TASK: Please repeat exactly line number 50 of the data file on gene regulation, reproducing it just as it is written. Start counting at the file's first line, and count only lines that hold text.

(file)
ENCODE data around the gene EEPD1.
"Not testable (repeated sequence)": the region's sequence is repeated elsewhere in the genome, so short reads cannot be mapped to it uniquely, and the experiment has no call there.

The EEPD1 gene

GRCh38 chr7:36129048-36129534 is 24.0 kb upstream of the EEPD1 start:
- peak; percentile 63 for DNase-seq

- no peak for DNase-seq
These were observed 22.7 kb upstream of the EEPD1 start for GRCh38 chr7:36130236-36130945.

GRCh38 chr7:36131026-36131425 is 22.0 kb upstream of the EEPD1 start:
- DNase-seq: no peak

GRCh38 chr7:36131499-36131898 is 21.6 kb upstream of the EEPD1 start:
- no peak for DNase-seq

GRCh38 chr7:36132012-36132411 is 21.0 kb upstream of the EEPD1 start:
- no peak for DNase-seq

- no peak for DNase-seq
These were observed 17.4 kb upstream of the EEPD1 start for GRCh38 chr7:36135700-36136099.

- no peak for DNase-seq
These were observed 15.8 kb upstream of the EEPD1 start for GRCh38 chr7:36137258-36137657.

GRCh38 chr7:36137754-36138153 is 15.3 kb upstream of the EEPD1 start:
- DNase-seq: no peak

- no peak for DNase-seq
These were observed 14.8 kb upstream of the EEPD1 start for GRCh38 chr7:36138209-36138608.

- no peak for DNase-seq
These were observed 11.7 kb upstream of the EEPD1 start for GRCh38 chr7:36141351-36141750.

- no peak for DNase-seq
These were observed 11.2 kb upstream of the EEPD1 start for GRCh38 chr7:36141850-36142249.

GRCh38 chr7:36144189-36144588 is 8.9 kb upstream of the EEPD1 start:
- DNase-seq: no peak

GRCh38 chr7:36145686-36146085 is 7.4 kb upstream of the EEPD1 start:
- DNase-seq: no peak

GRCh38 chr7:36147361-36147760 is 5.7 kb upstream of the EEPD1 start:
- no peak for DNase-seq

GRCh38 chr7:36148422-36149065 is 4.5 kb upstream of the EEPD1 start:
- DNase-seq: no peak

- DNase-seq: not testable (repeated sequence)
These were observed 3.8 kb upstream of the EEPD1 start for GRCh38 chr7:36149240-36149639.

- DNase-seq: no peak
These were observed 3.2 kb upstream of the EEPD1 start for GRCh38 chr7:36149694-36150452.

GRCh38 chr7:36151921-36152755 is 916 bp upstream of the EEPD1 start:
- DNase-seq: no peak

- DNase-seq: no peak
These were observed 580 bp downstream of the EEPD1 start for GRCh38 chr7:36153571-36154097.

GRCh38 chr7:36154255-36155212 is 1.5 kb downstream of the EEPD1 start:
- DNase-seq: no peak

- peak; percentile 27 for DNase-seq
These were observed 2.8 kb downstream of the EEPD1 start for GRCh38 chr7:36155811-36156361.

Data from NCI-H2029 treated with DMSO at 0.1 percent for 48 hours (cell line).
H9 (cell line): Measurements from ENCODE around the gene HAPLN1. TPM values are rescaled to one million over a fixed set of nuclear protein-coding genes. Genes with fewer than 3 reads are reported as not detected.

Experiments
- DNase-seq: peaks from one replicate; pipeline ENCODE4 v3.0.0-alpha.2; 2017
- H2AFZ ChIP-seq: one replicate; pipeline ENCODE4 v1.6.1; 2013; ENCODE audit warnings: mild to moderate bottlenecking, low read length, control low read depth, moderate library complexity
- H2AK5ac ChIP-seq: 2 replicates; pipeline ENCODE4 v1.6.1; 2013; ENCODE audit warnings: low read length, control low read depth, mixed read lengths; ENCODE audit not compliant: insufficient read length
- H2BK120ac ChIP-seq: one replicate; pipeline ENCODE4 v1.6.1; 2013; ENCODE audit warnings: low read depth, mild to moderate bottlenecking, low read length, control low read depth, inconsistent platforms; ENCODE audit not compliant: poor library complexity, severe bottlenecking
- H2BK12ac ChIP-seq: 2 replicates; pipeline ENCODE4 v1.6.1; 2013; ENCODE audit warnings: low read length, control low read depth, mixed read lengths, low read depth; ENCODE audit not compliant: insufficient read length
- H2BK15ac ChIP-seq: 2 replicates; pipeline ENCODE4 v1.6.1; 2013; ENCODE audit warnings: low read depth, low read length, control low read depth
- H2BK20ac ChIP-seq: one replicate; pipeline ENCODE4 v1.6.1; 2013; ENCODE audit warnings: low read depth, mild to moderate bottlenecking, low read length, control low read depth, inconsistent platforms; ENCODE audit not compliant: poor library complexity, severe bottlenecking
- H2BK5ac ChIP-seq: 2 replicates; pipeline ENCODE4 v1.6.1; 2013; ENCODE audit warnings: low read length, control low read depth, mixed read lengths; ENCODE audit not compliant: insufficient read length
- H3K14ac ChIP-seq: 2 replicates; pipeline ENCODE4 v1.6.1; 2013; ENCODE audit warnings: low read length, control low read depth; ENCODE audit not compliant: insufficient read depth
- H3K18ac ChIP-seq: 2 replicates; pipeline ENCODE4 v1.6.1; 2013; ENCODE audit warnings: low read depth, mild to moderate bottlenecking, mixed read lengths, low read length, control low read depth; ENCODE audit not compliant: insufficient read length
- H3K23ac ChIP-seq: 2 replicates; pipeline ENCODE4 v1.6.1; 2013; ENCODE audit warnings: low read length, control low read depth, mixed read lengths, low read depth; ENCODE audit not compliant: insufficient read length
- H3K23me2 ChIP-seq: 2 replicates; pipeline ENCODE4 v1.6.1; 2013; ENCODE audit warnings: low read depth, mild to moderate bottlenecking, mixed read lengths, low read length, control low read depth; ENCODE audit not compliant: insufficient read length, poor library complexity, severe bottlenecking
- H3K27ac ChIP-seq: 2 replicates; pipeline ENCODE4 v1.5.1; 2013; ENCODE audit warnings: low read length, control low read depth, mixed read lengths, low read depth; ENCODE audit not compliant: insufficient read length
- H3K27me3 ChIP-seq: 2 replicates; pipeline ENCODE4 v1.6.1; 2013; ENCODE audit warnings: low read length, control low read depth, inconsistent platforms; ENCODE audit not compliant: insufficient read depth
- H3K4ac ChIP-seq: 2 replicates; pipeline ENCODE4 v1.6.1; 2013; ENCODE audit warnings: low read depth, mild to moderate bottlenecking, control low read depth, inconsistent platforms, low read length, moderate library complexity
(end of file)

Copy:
- H2AFZ ChIP-seq: one replicate; pipeline ENCODE4 v1.6.1; 2013; ENCODE audit warnings: mild to moderate bottlenecking, low read length, control low read depth, moderate library complexity